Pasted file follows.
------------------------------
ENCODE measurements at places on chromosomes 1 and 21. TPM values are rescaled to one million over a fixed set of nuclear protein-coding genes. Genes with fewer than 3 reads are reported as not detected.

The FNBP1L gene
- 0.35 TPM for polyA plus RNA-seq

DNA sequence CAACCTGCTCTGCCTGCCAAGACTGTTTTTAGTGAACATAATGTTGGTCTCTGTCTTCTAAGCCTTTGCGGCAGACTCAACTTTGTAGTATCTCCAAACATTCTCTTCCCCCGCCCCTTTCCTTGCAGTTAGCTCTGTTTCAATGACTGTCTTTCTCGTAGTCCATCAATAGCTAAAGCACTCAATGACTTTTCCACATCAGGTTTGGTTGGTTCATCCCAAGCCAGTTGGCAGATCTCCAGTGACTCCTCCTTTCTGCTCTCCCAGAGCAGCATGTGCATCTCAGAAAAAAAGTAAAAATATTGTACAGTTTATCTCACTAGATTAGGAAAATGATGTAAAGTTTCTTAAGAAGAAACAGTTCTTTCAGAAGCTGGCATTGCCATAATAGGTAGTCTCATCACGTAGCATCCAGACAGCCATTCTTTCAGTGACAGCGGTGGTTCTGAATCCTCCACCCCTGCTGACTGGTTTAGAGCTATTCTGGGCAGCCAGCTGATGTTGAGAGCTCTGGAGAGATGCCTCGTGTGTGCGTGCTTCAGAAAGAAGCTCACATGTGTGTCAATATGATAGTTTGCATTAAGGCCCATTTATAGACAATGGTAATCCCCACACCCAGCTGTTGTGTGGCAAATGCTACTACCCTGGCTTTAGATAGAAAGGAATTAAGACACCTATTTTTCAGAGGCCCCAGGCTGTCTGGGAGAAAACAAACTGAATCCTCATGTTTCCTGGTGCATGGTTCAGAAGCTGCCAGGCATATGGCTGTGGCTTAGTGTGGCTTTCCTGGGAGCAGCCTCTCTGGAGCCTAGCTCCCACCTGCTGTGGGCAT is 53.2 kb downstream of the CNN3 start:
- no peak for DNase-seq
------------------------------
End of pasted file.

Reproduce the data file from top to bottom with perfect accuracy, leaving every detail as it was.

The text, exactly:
ENCODE measurements at places on chromosomes 1 and 21. TPM values are rescaled to one million over a fixed set of nuclear protein-coding genes. Genes with fewer than 3 reads are reported as not detected.

The FNBP1L gene
- 0.35 TPM for polyA plus RNA-seq

DNA sequence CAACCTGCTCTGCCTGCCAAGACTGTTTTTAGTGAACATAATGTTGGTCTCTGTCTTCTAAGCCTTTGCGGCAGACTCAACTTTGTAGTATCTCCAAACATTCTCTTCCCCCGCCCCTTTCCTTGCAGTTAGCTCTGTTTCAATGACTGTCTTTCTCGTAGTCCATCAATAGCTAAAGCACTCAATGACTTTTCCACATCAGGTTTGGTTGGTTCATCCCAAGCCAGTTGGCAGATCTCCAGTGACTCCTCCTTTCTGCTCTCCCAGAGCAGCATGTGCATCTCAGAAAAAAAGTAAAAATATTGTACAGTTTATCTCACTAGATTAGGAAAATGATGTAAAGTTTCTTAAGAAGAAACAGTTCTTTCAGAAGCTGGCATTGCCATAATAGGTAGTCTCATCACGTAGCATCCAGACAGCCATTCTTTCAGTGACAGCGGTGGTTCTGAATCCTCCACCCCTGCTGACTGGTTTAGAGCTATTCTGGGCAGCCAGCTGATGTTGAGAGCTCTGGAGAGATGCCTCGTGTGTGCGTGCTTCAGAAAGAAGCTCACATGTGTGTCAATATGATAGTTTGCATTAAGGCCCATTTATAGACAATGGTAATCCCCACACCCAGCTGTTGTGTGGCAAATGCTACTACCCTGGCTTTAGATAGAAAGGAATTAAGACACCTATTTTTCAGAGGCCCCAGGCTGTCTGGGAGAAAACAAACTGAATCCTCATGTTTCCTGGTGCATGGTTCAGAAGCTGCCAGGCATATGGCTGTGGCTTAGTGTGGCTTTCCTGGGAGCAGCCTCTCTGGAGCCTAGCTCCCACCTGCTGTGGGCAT is 53.2 kb downstream of the CNN3 start:
- no peak for DNase-seq